High Bills, Leaks and Water Pressure Issues
If your water bill is higher than normal, you might want to consider the following possibilities to help you determine the cause before you give us a call.
- Landscape Watering The majority of significant increases in water use happen during the summer with increased landscaping water. In fact, nearly 50 percent of residential water use is outdoors especially in warmer weather if you’re watering grass. Check out our “water conservation tips” to help you use water wisely.
- Pool or Pond A swimming pool or large pond can lose thousands of gallons of water a year due to evaporation. Invest in a pool cover to help reduce water loss. If you’re filling your pool several times a week, you may want to test for a leak. A “bucket test” is a simple way to find out if your pool or pond has a leak.
- Do You Have a Leak? If your bill has increased suddenly, even though you haven’t changed your water use at home, you may have a leak. To learn how to check for a leak, check out our “Finding a Leak” section below for helpful information.
Water leaks can occur both inside your home and outdoors. SMWC is responsible for maintenance and repairs to the water system from the street to your water meter. The customer is responsible for any necessary repairs beyond the water meter away from the street. SMWC is not able to check for or repair leaks on a customer’s property. Common causes inside your home can include leaking toilets, dripping faucets or showers and leaking water pipes. A few examples of leaks outdoors include leaking sprinkler heads or valves, leaking hose bibs and service line leaks. Finding and fixing leaks in and around your home will not only conserve water but save you money as well.
Finding a Leak
Follow these tips to find leaks inside or outside your home:
- Turn off faucets and appliances that use water. Make sure no water is being used inside or outside of your home. Make sure faucets and hose bibs are shut off. Also, make sure appliances that use water are not operating. For example, ice makers, washing machines, water purifiers, evaporative coolers, dishwashers, and hot water heaters.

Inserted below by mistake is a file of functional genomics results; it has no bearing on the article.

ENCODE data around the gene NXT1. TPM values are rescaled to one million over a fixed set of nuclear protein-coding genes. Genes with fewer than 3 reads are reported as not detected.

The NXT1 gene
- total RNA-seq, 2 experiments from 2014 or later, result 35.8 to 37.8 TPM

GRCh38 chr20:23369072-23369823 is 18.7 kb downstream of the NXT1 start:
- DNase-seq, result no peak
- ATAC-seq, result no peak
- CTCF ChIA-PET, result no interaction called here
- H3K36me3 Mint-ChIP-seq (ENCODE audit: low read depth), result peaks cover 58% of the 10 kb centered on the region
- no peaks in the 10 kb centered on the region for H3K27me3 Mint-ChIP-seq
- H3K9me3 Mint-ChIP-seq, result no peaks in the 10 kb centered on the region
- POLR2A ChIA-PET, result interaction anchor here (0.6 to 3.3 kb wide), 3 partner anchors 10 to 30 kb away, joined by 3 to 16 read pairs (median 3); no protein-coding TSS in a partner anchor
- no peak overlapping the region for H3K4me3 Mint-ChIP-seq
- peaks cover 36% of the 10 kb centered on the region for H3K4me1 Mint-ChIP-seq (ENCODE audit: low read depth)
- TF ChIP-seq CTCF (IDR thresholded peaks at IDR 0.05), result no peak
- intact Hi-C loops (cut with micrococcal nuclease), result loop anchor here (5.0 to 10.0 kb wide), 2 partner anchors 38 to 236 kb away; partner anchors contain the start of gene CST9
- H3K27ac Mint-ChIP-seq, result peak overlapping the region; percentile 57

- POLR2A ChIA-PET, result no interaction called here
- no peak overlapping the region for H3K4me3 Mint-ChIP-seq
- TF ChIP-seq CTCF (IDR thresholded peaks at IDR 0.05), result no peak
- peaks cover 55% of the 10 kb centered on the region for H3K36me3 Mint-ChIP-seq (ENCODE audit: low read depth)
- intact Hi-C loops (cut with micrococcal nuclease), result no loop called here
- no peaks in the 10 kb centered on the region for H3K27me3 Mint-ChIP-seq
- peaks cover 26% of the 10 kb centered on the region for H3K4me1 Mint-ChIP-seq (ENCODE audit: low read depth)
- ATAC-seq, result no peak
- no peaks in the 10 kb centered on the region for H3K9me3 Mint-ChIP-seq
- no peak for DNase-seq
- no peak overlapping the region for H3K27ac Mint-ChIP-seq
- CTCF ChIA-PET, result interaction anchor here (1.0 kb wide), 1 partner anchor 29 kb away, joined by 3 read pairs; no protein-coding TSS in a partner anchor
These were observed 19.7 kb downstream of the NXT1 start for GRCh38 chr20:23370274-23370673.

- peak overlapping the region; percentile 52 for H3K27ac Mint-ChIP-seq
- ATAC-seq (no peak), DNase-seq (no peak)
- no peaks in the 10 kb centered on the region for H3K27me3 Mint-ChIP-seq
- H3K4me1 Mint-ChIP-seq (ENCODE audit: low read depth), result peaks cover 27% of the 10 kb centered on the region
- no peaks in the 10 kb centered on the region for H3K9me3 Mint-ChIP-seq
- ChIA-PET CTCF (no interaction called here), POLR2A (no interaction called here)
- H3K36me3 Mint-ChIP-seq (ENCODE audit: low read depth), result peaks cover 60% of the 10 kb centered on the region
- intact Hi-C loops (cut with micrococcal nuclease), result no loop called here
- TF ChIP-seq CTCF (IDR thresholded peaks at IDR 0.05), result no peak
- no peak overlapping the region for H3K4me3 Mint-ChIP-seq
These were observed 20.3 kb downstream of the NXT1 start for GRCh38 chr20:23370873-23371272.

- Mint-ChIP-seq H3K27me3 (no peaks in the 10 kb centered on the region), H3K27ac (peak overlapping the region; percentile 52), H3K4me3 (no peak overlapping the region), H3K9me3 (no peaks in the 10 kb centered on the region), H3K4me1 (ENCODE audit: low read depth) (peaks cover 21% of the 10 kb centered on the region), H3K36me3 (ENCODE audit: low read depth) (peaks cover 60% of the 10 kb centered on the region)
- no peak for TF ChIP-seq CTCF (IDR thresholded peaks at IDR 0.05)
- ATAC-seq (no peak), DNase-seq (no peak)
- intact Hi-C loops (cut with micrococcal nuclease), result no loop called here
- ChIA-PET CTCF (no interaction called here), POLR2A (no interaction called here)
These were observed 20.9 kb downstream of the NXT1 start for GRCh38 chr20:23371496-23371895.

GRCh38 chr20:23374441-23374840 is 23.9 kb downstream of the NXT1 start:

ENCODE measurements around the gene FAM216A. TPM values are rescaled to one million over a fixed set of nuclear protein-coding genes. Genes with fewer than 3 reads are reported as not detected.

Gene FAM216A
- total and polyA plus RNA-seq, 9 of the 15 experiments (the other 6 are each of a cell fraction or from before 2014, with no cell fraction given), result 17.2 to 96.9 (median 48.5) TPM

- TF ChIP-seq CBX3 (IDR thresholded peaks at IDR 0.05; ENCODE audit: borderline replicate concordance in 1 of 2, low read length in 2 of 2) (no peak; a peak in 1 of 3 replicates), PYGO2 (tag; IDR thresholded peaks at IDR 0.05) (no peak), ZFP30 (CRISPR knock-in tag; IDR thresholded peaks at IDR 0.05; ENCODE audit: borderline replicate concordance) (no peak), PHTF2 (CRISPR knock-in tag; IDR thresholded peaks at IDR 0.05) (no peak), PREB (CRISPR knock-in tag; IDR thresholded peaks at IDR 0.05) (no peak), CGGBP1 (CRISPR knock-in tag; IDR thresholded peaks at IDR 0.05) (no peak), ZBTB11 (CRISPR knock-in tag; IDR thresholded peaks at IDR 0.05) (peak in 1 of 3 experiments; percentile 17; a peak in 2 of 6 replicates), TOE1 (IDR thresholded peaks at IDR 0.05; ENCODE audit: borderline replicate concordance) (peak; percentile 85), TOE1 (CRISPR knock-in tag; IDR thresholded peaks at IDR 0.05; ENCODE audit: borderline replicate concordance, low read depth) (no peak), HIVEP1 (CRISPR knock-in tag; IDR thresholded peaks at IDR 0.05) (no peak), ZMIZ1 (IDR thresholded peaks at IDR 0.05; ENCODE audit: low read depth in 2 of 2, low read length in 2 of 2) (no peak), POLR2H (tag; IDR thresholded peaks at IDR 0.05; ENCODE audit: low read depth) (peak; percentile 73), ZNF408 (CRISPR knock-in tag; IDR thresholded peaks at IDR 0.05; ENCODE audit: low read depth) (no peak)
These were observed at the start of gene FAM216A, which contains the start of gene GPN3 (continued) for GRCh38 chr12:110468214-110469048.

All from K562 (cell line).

- Locate your water meter. Most residential water meters are located in a plastic or cement box in the front of the house near the street or sidewalk. Open the meter box lid. You may need to use a screwdriver to accomplish this. Open the plastic flap covering the glass dial. Check the meter for movement. Look at the lower left-hand side of the meter. You’ll notice a red triangle called a flow indicator. The red triangle (flow indicator) will move whenever water is passing through the meter. If your meter doesn’t have a flow indicator, you can use the sweep hand on the register to indicate water movement. If either the flow indicator or the sweep hand is moving and all water has been turned off both inside and outside your home, you may have a leak.
- Check Your Toilets. The most common cause of leaks are toilets. Turn off the water valve feeding your toilet tank. Check the red flow-indicator triangle at the water meter. If the flow indicator stopped moving, the toilet has a leak. Replacing worn rubber toilet flappers usually corrects the problem. To test for a toilet leak, place a drop of food coloring in the toilet tank. If the color shows up in the bowl within 5 minutes without flushing, the flapper is leaking.
- Check Your Irrigation System. Shut off the anti-siphon valve that serves your sprinkler system. Check the red flow-indicator triangle at the water meter. If the flow indicator stopped moving, the sprinkler system is the problem.
- Check water softeners, evaporative coolers, ice machines and water purification systems. Many of these appliances have a bypass lever. Turn the lever to allow water to bypass the appliance. Check the red flow-indicator triangle at the meter. If the triangle is no longer moving, you have isolated the leak to your appliance.
- Check Your Pool. If you’re filling your pool several times a week, you may want to test for a leak. A “bucket test” is a simple way to find out if your pool or pond has a leak.
- Check Your Main Service Line. Locate your water shutoff valve for the inside of you house. Shut off the valve, cutting off all water to your home, and go in the house and turn on a faucet to make sure the water is off. Check the red flow-indicator triangle at the meter. If the red triangle is moving, the leak is between the shutoff valve and the water meter.